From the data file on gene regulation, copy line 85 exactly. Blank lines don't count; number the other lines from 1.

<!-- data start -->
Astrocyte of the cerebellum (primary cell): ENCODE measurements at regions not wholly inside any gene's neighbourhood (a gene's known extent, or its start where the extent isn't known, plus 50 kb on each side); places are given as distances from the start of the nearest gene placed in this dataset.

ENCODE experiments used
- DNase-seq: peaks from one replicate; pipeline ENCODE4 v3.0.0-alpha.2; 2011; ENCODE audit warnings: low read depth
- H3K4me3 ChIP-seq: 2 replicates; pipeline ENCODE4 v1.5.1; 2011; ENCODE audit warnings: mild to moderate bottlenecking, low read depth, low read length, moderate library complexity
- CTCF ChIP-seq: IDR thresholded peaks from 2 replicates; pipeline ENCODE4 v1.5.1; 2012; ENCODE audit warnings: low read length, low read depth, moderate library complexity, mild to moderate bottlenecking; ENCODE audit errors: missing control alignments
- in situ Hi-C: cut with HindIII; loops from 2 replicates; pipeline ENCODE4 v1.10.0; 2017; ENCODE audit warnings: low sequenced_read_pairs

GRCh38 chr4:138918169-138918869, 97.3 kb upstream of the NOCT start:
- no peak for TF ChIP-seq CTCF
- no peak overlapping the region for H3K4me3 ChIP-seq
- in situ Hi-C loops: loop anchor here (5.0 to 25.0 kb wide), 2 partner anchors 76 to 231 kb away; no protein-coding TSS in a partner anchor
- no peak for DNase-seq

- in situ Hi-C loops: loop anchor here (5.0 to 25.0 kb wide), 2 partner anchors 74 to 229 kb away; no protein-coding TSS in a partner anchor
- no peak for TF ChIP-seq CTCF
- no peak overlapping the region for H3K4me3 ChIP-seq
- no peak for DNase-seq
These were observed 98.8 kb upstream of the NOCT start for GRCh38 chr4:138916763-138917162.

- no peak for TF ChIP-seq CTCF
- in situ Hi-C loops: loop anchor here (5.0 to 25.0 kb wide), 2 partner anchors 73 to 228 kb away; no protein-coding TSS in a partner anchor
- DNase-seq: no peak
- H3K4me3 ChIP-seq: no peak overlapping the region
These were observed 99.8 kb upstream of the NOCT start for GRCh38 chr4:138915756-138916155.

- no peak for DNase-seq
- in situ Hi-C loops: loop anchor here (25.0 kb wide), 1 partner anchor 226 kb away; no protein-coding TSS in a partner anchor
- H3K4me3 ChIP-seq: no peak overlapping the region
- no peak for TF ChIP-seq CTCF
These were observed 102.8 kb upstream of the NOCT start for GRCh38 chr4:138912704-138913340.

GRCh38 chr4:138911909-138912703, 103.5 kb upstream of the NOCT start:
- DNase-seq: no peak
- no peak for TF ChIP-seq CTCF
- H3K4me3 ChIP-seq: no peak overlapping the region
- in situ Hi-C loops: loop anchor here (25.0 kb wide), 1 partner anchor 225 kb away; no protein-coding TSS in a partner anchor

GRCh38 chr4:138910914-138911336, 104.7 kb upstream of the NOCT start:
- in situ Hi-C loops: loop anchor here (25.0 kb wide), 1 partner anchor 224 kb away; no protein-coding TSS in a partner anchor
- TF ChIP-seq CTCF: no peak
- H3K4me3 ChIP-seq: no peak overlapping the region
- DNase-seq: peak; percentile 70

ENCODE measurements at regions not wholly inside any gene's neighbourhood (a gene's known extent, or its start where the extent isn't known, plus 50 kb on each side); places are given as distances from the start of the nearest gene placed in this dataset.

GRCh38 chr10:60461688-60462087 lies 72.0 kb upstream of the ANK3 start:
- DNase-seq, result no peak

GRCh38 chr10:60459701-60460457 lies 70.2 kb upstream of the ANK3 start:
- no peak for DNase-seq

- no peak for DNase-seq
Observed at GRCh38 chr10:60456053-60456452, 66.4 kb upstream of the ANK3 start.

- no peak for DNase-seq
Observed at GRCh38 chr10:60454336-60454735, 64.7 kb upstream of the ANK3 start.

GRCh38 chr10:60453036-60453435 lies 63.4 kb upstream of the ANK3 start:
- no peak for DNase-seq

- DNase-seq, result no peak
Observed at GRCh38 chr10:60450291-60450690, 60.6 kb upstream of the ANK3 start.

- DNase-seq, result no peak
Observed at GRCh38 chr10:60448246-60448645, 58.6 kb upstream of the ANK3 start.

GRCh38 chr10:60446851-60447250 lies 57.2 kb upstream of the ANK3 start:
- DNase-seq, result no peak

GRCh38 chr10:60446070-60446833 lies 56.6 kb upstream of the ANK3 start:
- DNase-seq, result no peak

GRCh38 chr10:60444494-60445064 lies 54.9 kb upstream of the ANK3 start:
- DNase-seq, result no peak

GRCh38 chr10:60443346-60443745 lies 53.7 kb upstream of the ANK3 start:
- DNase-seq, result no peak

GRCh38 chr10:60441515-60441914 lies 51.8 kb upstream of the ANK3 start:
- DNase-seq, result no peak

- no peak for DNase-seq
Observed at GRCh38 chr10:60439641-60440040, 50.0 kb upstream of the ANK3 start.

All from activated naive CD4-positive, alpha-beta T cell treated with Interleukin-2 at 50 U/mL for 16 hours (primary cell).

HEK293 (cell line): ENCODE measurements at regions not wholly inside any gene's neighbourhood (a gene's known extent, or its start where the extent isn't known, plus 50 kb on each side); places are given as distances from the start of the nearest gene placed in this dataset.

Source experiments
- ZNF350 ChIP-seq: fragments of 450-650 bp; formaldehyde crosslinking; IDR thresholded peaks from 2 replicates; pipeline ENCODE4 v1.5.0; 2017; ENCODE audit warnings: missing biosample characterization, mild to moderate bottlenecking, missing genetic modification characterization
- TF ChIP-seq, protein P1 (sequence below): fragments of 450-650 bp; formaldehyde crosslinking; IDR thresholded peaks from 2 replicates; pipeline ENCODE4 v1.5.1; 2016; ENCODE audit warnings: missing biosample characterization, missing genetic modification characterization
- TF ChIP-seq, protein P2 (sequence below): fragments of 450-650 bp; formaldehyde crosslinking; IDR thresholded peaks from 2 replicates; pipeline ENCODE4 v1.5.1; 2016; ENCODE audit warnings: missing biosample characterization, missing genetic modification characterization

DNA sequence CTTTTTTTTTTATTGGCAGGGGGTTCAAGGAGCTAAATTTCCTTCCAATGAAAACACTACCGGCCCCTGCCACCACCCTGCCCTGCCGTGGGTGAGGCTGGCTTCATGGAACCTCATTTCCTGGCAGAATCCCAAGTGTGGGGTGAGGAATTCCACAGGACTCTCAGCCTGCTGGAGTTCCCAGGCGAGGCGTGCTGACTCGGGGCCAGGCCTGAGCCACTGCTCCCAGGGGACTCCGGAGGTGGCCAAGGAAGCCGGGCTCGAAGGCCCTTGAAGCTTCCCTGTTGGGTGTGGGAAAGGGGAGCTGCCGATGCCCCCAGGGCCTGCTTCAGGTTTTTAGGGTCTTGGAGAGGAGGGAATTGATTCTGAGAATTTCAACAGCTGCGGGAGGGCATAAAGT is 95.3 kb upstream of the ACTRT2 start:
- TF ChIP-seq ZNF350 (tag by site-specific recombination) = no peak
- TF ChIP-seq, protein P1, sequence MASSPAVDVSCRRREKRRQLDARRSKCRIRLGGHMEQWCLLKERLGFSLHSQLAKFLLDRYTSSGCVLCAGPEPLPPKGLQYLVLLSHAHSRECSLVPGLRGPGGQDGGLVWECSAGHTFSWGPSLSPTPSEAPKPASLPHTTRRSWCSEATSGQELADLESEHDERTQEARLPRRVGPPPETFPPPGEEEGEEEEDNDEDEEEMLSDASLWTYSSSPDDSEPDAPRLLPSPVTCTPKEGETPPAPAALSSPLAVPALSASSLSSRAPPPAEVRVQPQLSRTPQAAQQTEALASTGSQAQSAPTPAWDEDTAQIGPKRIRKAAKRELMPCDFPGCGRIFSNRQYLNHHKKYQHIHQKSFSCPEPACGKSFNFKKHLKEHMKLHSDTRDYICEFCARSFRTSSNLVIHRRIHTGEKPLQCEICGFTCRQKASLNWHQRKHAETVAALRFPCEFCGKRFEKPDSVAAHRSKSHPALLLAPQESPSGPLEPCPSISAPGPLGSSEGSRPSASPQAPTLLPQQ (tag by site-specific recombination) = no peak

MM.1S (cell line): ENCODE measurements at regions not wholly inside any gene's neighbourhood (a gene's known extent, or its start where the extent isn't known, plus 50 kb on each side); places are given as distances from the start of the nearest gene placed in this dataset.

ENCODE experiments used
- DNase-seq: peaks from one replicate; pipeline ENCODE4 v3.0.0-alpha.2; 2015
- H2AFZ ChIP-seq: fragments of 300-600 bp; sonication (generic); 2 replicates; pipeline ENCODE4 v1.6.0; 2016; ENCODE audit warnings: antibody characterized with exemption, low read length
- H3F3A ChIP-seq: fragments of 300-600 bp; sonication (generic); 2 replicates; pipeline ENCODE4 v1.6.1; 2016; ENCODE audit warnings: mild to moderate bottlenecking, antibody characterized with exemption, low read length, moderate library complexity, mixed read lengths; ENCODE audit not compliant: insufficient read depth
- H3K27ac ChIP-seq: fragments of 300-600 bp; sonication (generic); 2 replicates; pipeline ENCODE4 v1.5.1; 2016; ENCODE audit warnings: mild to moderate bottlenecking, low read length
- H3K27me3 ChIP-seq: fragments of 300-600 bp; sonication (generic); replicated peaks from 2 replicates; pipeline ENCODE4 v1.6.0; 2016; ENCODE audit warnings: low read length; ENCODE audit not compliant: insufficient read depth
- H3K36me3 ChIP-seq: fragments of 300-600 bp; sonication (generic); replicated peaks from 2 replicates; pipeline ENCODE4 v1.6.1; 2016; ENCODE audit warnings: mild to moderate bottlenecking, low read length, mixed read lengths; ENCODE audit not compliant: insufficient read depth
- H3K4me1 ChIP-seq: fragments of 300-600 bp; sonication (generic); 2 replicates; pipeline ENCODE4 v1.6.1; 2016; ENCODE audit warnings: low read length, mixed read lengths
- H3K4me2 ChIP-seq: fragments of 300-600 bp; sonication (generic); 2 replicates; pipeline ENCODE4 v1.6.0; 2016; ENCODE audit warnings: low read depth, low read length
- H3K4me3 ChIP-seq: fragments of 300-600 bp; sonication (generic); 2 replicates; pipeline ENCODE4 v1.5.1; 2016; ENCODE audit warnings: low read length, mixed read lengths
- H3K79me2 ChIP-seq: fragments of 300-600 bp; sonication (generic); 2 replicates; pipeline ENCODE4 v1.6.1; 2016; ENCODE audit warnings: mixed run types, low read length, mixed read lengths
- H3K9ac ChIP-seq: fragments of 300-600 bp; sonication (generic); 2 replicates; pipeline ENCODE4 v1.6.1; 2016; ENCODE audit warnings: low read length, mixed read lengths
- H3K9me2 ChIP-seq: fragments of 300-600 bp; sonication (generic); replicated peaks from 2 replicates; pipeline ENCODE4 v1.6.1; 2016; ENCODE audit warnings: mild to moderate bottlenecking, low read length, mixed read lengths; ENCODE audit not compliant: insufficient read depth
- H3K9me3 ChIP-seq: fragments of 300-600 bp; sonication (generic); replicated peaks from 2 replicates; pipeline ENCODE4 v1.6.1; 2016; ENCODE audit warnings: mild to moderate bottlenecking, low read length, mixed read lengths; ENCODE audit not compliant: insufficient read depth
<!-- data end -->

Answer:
- H3K9ac ChIP-seq: fragments of 300-600 bp; sonication (generic); 2 replicates; pipeline ENCODE4 v1.6.1; 2016; ENCODE audit warnings: low read length, mixed read lengths